Minimum Unit Pricing of Alcohol in Scotland study

A bottle of beer
 

The Alcohol Minimum Unit Pricing (MUP) (Scotland) introduced a minimum unit price of alcohol below which alcohol must not be sold on licensed premises, and this was introduced on 1 May 2018. This evaluation, funded by the National Institute for Health Research and led by the University of Glasgow, aims to measure:

  • changes in drinking behaviours and acute harms using routine data
  • substitution effects
  • attitudes changes towards MUP and alcohol use among the public.

Different mechanisms may cause varied impacts on population sub-groups. As with any pricing policy, Minimum Unit Pricing is likely to affect disproportionately drinkers on lower incomes, and those who consume greater quantities. This research therefore focuses on young adult and disadvantaged populations and will examine potential disproportionate effects by comparing the impact across different socioeconomic groups.

We are conducting a repeated cross-sectional study of

  • all alcohol-related attendances at hospital emergency departments in two Scottish hospitals and two geographical control hospitals in Northern England at three time points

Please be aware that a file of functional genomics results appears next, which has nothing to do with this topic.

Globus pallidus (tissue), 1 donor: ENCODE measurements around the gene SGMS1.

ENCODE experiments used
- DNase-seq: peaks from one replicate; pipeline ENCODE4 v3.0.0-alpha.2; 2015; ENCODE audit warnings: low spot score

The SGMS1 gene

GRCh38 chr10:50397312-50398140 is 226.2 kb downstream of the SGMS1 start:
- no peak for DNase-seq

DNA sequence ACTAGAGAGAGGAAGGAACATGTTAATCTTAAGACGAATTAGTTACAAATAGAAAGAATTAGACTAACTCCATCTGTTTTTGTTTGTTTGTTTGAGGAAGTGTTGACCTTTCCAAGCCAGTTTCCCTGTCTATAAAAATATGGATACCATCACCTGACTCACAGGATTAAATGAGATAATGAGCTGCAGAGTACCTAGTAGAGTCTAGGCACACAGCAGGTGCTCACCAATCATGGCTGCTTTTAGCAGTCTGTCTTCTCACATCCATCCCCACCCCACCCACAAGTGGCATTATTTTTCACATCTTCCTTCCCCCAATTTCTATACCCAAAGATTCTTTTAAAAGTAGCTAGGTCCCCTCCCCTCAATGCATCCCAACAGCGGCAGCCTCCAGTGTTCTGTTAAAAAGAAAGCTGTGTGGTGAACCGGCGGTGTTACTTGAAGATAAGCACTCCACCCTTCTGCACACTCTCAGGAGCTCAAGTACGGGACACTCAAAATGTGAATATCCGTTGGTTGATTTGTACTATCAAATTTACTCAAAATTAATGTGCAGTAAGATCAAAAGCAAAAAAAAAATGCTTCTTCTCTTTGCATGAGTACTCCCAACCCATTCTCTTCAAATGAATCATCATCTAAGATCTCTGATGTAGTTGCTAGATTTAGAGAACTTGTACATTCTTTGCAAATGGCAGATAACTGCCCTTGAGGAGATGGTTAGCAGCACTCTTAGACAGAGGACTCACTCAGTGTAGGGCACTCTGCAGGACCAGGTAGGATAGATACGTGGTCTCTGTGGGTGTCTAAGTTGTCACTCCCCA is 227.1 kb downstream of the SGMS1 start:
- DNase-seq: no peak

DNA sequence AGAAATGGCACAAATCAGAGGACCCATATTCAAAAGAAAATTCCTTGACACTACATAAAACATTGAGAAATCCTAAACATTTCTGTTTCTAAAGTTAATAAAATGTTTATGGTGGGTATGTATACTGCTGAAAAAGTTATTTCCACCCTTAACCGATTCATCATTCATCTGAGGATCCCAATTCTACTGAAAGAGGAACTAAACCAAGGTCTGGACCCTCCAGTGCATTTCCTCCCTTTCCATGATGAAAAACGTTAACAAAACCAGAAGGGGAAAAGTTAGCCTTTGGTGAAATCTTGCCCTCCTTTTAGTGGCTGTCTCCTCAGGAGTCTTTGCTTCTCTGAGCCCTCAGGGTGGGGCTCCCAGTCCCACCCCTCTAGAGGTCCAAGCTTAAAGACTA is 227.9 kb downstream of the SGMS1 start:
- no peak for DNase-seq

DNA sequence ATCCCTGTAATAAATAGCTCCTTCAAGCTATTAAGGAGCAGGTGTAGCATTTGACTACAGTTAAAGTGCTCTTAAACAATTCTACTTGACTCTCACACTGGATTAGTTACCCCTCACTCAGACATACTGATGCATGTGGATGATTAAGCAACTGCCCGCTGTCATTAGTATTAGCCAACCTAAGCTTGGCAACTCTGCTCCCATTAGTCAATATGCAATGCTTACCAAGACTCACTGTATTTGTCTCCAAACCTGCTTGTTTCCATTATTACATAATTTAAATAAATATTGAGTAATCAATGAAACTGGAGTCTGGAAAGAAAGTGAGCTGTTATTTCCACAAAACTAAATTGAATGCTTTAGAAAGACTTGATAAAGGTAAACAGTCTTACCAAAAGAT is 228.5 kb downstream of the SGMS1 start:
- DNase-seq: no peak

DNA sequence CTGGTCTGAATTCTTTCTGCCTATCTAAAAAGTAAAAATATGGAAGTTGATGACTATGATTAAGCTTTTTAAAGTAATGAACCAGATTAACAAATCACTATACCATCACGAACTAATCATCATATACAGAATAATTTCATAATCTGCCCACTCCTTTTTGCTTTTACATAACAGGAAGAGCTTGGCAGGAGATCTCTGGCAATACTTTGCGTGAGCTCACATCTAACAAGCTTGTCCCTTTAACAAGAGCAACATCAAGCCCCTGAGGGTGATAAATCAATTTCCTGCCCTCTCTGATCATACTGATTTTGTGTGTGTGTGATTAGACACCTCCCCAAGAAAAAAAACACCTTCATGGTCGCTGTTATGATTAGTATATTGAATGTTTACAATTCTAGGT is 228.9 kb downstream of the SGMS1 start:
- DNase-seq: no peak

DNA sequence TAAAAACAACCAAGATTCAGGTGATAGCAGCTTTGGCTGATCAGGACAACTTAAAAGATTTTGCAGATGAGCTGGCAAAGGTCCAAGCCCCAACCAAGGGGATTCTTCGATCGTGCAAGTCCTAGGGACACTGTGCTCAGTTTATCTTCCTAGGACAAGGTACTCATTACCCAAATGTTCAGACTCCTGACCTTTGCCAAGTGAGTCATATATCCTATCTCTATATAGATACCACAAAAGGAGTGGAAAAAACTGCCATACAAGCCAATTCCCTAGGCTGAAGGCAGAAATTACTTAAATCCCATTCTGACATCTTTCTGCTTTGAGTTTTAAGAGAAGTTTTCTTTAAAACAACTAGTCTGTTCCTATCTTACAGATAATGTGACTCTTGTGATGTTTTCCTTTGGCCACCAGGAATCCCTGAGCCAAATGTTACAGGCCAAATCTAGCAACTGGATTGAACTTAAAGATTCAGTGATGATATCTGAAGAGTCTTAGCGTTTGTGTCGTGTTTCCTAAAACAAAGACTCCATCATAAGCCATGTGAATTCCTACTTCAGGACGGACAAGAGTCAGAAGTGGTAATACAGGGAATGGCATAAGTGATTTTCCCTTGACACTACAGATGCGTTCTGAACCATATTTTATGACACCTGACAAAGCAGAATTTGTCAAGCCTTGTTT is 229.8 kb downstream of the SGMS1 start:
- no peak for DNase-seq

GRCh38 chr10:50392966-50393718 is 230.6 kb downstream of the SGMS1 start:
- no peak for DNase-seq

• self-completed questionnaires of patients attending sexual health services to determine changes in drinking patterns and other substance use in three sexual health services in Scotland and three in North England at three time points
  • focus groups and interviews to be carried out a few months prior to and post-implementation in three study communities in Scotland.

Collaborators

Victoria University Australia

Lyndal Bond

Kings College London

Colin Drummond

Paolo Deluca

Tom Phillips

University of Aberdeen

Anne Ludbrooke

Institute of Social Marketing University of Stirling

Martine Stead

Douglas Eadie

Dr Allison Ford   

NHS Health Scotland

Gerard McCartney

Clare Beeston

NHS ISD National Services Scotland

Lesley Graham